Best Of 2016: St. Louis-Area Blues, Jazz And Crossover Recordings
It’s that time again. End-of-the-year “Best of” lists, ranging from films to restaurants to books to tweets, seem to be popping up all over the media. Just in time for last-minute holiday gift-giving, here’s a list featuring some of the more impressive blues and jazz recordings released in 2016 by St. Louis-area musicians, along with a few others who blend elements of those styles with genres ranging from hip-hop to classical music.
Why focus on blues and jazz? There’s increased interest in both musical genres here in St. Louis, thanks to the debut of the National Blues Museum Downtown this past April, and the regular blues offerings in Soulard at Hammerstone’s, 1860’s Saloon and other venues at south Broadway clubs, like BB’s Jazz, Blues and Soups, Beale on Broadway and the Broadway Oyster Bar. There’s also a growing jazz scene in Grand Center, anchored by the Ferring Jazz Bistro, the Dark Room and the Kranzberg Arts Center, plus performances at KDHX’s The Stage during the monthly Wednesday night Grand Center Jazz Crawl.
So without further adieu, let’s get started.
The Green McDonough Band
“The Green McDonough Band”
Vocalist Laura Green and ace guitarist Rich McDonough were working in separate bands until they finally decided to form the Green McDonough Band at the beginning of 2016. The combination has definitely clicked. The new group toured Europe throughout April and May to major acclaim, and the debut recording showcases the exciting blend of Green’s powerhouse vocals and McDonough’s excellent six-string playing.
“Blues Heart Attack”
Guitarist/vocalist Jeremiah Johnson has been slowly building his musical resume over the past few years, and with “Blues Heart Attack,” he’s really hit his stride. On these 12 original songs, Johnson and his talented band create blues with a “Southern Drawl” (to quote one of his song titles).
Roland Johnson has been a strong presence on the St. Louis music scene for several decades. He’s honed his vocal chops over the years and has the ability to make any classic blues song or R&B classic his own. Add his stage presence, charisma and a talented backing band, Soul Endeavor, and it’s no surprise he’s built a solid following. Now Johnson has stepped out to record his own original tunes on “Imagine This,” and the results are worth the wait.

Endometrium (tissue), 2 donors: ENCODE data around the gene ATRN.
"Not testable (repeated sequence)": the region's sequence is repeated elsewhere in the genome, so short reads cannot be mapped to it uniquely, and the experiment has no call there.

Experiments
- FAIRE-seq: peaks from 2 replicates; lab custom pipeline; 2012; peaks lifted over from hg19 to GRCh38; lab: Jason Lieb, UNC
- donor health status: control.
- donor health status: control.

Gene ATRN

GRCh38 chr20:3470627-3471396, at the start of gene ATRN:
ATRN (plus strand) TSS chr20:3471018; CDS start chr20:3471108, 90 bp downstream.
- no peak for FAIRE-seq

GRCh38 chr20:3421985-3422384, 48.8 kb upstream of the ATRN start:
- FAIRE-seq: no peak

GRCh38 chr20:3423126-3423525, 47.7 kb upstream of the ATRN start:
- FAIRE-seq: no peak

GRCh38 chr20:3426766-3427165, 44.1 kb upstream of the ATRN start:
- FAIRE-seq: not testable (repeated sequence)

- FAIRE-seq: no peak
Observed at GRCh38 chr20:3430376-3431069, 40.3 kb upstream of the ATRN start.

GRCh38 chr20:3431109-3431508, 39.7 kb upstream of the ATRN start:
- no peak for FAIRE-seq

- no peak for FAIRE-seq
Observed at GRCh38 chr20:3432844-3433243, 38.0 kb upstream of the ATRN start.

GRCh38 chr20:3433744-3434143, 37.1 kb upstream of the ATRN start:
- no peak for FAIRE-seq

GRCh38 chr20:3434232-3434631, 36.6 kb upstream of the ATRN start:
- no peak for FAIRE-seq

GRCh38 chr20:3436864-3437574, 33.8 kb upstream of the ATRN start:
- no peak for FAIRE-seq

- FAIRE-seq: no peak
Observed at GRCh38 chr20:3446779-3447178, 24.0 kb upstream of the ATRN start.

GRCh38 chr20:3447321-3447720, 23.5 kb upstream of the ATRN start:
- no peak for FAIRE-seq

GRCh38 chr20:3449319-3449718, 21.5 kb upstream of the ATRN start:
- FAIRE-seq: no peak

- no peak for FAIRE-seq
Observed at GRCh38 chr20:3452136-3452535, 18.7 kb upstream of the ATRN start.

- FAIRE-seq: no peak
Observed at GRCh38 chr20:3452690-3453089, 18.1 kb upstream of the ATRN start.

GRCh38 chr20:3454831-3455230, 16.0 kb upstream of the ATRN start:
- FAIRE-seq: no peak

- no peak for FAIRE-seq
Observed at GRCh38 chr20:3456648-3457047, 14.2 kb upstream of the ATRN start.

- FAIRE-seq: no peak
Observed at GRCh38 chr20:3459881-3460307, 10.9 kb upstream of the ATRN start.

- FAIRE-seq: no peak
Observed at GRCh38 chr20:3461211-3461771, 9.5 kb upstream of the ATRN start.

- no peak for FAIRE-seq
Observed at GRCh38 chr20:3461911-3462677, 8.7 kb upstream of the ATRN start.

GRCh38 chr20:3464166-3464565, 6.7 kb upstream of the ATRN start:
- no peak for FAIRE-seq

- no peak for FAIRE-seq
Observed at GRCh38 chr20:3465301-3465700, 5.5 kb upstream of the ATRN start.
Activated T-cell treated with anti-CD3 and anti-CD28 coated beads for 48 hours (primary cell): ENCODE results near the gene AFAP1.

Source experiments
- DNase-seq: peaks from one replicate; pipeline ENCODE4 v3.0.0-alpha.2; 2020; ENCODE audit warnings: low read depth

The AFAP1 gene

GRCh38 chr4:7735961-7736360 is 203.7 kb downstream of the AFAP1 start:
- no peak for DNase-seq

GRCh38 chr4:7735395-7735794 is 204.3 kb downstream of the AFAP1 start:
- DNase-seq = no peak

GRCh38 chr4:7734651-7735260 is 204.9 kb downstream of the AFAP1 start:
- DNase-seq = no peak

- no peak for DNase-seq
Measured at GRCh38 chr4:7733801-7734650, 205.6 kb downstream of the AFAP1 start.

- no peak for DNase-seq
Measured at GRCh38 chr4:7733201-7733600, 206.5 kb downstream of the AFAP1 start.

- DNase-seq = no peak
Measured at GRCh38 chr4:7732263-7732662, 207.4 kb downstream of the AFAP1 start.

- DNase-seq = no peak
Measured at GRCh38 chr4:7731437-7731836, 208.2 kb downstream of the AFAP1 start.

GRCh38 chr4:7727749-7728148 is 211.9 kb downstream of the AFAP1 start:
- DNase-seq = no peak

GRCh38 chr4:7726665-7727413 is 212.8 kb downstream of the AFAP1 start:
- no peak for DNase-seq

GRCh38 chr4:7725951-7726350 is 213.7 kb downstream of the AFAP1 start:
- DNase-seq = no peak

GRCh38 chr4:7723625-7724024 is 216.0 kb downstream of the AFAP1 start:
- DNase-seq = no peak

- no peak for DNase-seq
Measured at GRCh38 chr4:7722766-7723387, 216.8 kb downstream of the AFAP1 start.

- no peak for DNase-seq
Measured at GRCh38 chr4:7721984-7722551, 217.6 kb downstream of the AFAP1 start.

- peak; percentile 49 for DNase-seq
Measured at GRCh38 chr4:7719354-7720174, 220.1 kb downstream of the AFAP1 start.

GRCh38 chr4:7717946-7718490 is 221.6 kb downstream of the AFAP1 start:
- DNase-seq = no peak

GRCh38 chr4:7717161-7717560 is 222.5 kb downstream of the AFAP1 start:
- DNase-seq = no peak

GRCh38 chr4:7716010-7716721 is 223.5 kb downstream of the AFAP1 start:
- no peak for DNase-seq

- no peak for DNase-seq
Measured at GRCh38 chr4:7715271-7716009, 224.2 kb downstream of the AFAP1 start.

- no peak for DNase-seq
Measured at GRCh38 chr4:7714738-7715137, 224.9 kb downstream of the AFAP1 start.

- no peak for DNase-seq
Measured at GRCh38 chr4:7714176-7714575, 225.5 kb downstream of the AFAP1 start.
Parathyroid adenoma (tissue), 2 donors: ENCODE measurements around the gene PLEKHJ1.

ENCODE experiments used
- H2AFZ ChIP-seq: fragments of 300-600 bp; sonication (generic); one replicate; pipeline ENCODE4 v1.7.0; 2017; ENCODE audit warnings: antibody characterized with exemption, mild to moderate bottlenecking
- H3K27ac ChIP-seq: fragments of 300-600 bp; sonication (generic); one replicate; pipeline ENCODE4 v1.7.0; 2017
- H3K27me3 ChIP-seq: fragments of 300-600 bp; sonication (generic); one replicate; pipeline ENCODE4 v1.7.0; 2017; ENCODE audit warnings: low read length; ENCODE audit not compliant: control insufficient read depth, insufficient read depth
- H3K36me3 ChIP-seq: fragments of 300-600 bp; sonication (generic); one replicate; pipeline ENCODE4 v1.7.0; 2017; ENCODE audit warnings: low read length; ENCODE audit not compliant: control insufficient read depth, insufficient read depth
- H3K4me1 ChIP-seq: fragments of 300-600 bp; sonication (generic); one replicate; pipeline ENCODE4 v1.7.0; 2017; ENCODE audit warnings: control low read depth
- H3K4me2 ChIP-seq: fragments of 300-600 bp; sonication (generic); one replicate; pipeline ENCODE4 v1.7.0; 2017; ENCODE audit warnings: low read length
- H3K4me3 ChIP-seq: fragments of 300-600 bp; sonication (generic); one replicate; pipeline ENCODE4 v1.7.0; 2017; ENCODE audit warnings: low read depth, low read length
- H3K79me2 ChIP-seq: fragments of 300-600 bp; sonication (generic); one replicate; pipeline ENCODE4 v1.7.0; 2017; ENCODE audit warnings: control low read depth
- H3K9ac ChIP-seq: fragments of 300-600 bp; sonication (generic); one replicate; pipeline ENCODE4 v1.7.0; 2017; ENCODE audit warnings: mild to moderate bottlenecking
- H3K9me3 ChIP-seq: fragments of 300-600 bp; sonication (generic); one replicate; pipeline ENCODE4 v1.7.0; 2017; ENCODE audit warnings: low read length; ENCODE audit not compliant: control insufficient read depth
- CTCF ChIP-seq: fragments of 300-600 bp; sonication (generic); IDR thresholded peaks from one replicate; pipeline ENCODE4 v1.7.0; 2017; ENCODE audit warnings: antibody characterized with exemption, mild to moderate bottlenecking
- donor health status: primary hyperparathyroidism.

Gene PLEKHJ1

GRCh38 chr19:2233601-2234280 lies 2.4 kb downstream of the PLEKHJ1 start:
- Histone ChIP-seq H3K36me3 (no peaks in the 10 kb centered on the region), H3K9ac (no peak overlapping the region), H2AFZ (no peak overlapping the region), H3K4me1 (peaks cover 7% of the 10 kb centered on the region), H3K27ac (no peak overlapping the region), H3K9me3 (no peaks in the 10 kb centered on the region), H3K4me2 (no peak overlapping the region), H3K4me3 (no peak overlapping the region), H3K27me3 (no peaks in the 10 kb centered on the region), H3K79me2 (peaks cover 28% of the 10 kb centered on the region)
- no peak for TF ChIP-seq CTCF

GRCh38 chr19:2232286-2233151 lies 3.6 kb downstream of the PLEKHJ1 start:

Montez Coleman has built a national reputation as a jazz drummer, touring and recording with the likes of trumpeter Roy Hargrove and piano legend McCoy Tyner. Now, he finally gets a chance to step into the spotlight as a leader with “New Beginnings.” Coleman is backed by an all-star lineup of musicians: pianists Peter Martin, Adam Maness, Phillip Graves and Tony Suggs, bass players Jahmal Nichols and John King, guitarists Eric Slaughter and Tom Byrne, as well as vocalists Brian Owens and Anita Jackson. Outstanding.
Vocalist Joe Mancuso and guitarist Dave Black both have established themselves as major talents. On this duo recording, they strip tunes that span the Great American Songbook (“Witchcraft,” “Summertime”), rock (“Moondance”), R&B (“Unchain My Heart”), blues (“Sweet Home Chicago”) and reggae (“I Can See Clearly Now”) down to the basics, recreating them convincingly in their own inimitable way.
Combine violinist Shawn Weil and cellist Bjorn Ranheim of the St. Louis Symphony Orchestra with bassist Sydney Rodway and multi-instrumentalist Adam Maness (think everything from piano, guitar and accordion to melodica, glockenspiel and assorted percussion) and you’ve got the 442s. “Relay” is the group’s second recording, and the band’s acoustic approach somehow balances influences from classical, jazz, folk, pop and touches of international flavor into a mesmerizing sound all its own.
“Gone With the Trends”
The iLLPHONiCS continue to break down musical genres and barriers with this excellent release. The band recently celebrated its 10th anniversary, and “Gone With the Trends” just may be the best of the group’s five recordings. Over the years, the iLLPHONiCS have honed a well-crafted balance of hip-hop, rock and jazz influences, and this recording nicely balances elements of all those styles.